The Collier County, Fla., School Board has decided against opening its meetings with an invocation. Some local residents had called for the invocations as an alternative to the board’s current practice of opening its meetings with a moment of silence.
Ian Smith, a staff attorney for Americans United, sent the school board a letter informing them that prayer at school board meetings violates the First Amendment.
“Because students are impressionable and because attendance at school is involuntary, courts are ‘particularly vigilant in monitoring compliance with the Establishment Clause in elementary and secondary schools,’” Smith wrote, citing language from Edwards v. Aguillard, a 1987 Supreme Court decision.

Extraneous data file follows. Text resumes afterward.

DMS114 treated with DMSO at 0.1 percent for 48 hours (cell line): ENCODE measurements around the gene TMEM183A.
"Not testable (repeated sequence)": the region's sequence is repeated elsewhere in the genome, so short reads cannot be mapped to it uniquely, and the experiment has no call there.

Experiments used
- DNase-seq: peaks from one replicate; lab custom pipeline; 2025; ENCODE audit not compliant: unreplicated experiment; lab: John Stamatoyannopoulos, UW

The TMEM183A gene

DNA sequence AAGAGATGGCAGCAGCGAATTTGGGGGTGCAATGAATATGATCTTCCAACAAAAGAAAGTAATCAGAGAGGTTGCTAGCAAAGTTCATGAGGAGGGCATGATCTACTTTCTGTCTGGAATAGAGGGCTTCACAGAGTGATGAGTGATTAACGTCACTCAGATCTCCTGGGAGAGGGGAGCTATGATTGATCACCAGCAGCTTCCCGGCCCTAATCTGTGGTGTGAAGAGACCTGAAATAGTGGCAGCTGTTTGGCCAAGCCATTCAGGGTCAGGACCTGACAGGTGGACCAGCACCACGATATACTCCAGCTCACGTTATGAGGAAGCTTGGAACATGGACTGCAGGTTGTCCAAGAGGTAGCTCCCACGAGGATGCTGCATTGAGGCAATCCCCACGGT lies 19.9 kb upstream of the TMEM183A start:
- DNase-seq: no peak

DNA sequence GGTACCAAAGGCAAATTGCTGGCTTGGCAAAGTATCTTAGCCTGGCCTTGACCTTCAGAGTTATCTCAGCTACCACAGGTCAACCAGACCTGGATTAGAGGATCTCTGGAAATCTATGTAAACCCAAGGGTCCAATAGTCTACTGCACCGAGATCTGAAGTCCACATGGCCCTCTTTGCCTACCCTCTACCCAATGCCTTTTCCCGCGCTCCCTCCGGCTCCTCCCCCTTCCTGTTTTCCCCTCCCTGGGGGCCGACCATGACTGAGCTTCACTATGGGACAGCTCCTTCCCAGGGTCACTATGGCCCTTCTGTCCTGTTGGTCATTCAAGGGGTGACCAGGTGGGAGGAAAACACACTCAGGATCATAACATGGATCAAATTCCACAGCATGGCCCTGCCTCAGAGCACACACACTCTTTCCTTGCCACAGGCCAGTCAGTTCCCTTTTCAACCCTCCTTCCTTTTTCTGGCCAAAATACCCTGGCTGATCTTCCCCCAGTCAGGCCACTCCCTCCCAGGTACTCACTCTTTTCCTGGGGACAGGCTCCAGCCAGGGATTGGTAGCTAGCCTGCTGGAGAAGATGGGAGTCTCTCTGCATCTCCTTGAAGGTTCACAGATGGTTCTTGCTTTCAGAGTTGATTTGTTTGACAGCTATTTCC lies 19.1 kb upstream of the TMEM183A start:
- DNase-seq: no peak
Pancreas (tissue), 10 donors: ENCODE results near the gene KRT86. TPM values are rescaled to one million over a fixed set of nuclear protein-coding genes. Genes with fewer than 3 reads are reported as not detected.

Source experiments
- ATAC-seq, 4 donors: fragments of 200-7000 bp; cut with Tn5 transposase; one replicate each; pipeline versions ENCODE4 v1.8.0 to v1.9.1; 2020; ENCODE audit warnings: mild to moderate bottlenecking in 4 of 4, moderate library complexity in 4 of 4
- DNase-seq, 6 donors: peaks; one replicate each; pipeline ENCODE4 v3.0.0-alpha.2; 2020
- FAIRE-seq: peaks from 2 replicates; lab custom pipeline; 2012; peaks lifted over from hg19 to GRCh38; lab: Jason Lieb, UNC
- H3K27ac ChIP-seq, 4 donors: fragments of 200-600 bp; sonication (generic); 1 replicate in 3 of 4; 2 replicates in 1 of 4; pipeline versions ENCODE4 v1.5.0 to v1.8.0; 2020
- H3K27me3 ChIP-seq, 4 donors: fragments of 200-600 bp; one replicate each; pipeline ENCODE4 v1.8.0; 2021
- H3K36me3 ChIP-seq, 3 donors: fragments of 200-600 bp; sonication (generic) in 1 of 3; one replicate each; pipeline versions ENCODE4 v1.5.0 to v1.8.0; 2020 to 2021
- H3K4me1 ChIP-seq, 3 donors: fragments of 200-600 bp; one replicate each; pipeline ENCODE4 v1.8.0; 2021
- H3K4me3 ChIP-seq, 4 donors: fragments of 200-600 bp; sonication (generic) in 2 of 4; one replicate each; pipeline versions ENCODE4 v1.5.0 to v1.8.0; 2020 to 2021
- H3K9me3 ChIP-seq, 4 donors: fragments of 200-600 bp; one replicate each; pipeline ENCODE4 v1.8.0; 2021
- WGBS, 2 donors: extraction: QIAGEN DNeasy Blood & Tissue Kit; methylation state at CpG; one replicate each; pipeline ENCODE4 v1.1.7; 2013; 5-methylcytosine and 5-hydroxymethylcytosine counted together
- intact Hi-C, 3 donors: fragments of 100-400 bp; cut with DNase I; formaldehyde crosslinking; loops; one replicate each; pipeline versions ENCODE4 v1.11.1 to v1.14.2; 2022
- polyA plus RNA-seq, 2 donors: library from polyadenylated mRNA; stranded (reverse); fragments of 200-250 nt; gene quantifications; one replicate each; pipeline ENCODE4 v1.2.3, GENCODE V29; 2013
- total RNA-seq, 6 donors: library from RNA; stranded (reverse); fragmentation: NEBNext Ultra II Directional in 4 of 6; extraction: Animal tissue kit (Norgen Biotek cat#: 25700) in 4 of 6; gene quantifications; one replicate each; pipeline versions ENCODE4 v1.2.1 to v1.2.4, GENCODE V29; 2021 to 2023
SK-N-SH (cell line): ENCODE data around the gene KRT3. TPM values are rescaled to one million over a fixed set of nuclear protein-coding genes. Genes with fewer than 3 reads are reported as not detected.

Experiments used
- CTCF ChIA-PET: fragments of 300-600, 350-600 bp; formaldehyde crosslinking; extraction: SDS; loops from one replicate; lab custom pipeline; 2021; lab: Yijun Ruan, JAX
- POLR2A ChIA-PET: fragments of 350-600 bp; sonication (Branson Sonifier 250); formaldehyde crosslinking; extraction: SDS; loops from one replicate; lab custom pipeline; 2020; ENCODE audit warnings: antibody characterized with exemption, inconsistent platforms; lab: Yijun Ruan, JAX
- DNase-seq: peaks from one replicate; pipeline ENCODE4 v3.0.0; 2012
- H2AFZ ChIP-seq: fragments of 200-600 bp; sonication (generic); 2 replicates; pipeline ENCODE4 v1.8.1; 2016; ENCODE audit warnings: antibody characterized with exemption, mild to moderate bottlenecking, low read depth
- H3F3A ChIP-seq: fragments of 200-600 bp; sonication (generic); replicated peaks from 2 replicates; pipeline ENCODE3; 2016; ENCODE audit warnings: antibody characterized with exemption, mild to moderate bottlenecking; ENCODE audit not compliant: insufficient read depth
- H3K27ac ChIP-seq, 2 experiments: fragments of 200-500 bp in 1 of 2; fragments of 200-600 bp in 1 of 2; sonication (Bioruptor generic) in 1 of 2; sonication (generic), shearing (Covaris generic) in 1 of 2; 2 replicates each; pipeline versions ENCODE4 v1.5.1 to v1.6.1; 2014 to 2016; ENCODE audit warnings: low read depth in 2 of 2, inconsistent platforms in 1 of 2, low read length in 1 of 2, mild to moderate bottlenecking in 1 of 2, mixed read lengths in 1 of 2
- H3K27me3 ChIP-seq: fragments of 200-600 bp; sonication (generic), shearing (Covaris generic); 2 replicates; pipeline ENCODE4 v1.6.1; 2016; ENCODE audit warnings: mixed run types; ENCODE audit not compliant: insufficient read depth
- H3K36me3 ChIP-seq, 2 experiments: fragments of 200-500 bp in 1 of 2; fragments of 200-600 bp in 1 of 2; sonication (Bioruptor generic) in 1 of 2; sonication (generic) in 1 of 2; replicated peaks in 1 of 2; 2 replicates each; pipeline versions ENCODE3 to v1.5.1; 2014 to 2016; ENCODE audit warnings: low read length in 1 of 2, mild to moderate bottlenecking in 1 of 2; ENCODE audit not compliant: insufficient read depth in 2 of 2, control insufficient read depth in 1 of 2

Representatives of Americans United’s Naples chapter also testified against the invocation proposal at a public meeting. The school board subsequently voted against the idea.
The editorial board of the Naples Daily News applauded the move.
“Embroiling the Collier district in what could become a decades-long U.S. constitutional battle in hopes of reversing clear-cut judicial rulings elsewhere in the country simply makes no sense,” it wrote. “Collier County isn’t a nation unto itself, so if invocation advocates feel that strongly they have ways of petitioning higher levels of government to try to achieve their ends.”